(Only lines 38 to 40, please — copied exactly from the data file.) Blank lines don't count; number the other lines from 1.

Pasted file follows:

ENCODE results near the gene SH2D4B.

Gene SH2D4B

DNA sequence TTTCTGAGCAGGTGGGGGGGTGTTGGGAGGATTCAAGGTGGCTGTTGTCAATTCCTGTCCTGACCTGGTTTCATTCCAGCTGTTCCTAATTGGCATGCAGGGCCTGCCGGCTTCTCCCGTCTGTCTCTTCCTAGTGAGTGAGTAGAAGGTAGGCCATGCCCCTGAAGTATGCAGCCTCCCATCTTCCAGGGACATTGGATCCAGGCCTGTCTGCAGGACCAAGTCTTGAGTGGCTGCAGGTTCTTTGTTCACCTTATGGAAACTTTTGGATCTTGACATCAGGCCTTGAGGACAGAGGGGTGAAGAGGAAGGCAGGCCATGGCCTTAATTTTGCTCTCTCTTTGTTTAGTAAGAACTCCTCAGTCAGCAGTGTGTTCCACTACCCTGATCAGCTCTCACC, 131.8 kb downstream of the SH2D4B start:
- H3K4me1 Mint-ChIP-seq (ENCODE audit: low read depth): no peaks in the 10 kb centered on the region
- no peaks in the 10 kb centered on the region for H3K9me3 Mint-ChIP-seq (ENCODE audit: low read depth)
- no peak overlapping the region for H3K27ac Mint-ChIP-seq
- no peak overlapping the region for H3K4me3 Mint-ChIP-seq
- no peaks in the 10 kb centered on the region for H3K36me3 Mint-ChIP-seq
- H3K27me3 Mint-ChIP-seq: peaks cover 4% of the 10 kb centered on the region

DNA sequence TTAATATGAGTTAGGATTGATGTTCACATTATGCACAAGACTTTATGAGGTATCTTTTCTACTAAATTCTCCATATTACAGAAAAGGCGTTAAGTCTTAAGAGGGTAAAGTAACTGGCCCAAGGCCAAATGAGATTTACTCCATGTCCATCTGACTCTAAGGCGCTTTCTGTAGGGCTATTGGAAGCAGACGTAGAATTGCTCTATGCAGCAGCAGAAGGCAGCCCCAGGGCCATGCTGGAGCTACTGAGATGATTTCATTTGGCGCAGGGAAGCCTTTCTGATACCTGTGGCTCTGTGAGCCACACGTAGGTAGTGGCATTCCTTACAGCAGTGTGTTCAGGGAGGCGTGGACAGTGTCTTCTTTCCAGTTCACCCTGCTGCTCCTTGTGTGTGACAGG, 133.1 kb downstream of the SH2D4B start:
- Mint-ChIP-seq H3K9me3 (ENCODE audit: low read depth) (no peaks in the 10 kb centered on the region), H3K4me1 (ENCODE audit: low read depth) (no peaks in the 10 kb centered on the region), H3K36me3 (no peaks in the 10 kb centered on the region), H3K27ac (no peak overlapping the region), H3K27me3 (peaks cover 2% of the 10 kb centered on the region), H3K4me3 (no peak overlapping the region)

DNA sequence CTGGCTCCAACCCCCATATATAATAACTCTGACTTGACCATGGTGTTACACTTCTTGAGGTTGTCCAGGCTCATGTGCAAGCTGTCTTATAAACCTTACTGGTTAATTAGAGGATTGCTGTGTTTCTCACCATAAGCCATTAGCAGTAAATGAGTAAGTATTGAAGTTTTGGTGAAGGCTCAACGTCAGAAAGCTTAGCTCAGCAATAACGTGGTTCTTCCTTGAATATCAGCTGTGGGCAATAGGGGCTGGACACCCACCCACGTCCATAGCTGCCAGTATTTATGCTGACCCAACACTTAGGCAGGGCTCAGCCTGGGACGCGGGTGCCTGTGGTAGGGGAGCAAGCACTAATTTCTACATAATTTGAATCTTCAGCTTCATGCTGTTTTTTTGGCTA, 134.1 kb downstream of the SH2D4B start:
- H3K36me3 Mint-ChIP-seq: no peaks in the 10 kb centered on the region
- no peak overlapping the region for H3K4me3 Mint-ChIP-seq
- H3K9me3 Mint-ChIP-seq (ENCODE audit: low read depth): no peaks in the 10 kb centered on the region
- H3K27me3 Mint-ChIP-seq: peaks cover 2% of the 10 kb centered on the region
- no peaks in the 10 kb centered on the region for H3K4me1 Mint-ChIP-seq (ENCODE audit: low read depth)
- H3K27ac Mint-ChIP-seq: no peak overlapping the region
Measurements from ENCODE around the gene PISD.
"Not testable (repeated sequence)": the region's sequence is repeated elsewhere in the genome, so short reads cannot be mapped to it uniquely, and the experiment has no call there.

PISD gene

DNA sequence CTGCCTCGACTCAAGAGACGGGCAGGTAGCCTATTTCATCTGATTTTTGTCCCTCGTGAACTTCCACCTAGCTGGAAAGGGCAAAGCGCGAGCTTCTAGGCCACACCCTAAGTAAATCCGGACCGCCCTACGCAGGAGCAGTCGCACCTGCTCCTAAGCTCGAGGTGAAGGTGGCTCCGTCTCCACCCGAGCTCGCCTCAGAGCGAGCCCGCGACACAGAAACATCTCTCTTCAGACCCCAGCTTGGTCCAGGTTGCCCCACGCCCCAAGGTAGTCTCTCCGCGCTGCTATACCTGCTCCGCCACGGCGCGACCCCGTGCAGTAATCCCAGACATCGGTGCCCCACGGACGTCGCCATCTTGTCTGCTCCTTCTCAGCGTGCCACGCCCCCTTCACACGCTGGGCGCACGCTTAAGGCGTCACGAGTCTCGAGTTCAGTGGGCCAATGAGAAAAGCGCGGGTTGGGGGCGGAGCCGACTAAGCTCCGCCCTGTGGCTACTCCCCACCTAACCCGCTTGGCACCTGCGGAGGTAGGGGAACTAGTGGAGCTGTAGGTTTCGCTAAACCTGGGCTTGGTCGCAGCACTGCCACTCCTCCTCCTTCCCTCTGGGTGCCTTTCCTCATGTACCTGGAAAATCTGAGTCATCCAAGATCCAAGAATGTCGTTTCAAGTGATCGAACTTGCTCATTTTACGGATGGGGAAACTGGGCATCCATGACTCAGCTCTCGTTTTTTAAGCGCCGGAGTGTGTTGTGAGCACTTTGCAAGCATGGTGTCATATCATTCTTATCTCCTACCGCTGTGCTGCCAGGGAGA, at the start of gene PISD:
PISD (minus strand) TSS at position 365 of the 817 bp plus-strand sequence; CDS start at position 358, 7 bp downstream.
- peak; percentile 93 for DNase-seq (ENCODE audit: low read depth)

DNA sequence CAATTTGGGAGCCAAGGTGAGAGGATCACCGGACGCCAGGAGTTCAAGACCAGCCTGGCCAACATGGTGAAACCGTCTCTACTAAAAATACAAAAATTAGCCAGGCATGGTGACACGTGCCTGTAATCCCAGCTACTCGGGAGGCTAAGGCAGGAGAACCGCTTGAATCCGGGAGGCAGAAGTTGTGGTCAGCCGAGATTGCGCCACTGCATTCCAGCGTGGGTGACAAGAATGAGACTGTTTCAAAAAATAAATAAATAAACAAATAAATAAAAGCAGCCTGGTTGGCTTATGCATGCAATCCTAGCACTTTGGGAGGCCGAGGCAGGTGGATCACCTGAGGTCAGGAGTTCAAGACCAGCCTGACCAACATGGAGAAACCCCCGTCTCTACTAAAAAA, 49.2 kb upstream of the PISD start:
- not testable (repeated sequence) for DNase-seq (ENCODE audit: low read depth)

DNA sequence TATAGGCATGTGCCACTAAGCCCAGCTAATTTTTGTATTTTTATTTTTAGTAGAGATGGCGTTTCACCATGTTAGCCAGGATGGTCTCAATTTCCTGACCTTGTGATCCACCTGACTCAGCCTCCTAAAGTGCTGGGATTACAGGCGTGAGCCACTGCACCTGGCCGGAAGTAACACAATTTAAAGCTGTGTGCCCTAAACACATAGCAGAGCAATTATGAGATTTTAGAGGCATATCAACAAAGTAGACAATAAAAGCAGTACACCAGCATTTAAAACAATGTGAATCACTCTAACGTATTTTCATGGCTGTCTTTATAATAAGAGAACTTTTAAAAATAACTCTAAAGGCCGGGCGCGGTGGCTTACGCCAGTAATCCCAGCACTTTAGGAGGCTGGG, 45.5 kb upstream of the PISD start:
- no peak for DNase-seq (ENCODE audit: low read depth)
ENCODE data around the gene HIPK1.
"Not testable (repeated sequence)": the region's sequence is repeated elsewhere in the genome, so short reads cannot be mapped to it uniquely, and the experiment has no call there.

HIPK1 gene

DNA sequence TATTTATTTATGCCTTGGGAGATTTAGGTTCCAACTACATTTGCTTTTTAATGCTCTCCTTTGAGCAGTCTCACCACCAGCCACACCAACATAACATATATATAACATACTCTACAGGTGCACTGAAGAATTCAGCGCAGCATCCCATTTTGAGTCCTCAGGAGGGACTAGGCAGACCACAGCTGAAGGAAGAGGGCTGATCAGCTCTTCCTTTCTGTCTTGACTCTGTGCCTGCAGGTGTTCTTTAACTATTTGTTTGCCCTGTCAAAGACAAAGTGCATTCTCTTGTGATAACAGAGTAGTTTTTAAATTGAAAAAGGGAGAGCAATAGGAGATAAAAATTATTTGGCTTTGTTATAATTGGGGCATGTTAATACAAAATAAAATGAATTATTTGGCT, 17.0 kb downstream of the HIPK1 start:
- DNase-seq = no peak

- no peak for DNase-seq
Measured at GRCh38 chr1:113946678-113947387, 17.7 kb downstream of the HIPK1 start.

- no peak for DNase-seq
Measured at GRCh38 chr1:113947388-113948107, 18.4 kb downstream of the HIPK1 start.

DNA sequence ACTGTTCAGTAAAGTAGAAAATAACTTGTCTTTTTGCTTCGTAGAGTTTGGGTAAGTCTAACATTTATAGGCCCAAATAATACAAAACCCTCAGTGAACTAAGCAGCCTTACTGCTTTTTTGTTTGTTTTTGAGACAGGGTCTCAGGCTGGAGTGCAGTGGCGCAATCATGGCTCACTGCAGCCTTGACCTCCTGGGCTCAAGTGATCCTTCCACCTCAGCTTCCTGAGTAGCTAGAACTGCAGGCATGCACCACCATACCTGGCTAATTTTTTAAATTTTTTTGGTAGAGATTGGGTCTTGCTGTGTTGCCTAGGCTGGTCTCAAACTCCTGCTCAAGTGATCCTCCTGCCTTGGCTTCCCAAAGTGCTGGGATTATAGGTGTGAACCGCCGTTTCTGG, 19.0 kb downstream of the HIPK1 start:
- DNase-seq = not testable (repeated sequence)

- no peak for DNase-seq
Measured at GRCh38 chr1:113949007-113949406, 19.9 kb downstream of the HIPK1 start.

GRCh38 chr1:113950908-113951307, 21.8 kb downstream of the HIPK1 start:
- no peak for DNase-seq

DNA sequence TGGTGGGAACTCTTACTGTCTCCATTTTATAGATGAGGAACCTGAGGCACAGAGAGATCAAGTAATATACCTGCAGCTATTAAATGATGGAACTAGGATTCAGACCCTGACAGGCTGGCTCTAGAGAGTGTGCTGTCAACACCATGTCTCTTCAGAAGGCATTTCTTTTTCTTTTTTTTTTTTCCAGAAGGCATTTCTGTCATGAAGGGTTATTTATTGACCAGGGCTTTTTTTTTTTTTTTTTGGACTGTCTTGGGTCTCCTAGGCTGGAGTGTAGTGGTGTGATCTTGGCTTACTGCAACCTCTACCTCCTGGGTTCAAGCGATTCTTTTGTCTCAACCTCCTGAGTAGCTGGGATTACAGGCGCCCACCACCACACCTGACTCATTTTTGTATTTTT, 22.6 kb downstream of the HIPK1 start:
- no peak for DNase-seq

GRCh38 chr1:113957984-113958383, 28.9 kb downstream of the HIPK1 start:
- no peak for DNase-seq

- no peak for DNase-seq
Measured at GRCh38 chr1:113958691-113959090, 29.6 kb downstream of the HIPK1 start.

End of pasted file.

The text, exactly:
DNA sequence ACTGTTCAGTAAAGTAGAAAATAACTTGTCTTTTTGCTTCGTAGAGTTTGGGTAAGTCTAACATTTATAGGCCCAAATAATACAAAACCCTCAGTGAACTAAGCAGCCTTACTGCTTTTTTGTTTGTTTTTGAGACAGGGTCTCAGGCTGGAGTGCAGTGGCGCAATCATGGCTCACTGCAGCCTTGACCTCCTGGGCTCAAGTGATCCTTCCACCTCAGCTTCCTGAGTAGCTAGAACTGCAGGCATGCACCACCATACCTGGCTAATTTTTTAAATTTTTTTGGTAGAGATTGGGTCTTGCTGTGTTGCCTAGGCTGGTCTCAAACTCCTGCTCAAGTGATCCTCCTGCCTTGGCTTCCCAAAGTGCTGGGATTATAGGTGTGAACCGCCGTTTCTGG, 19.0 kb downstream of the HIPK1 start:
- DNase-seq = not testable (repeated sequence)

- no peak for DNase-seq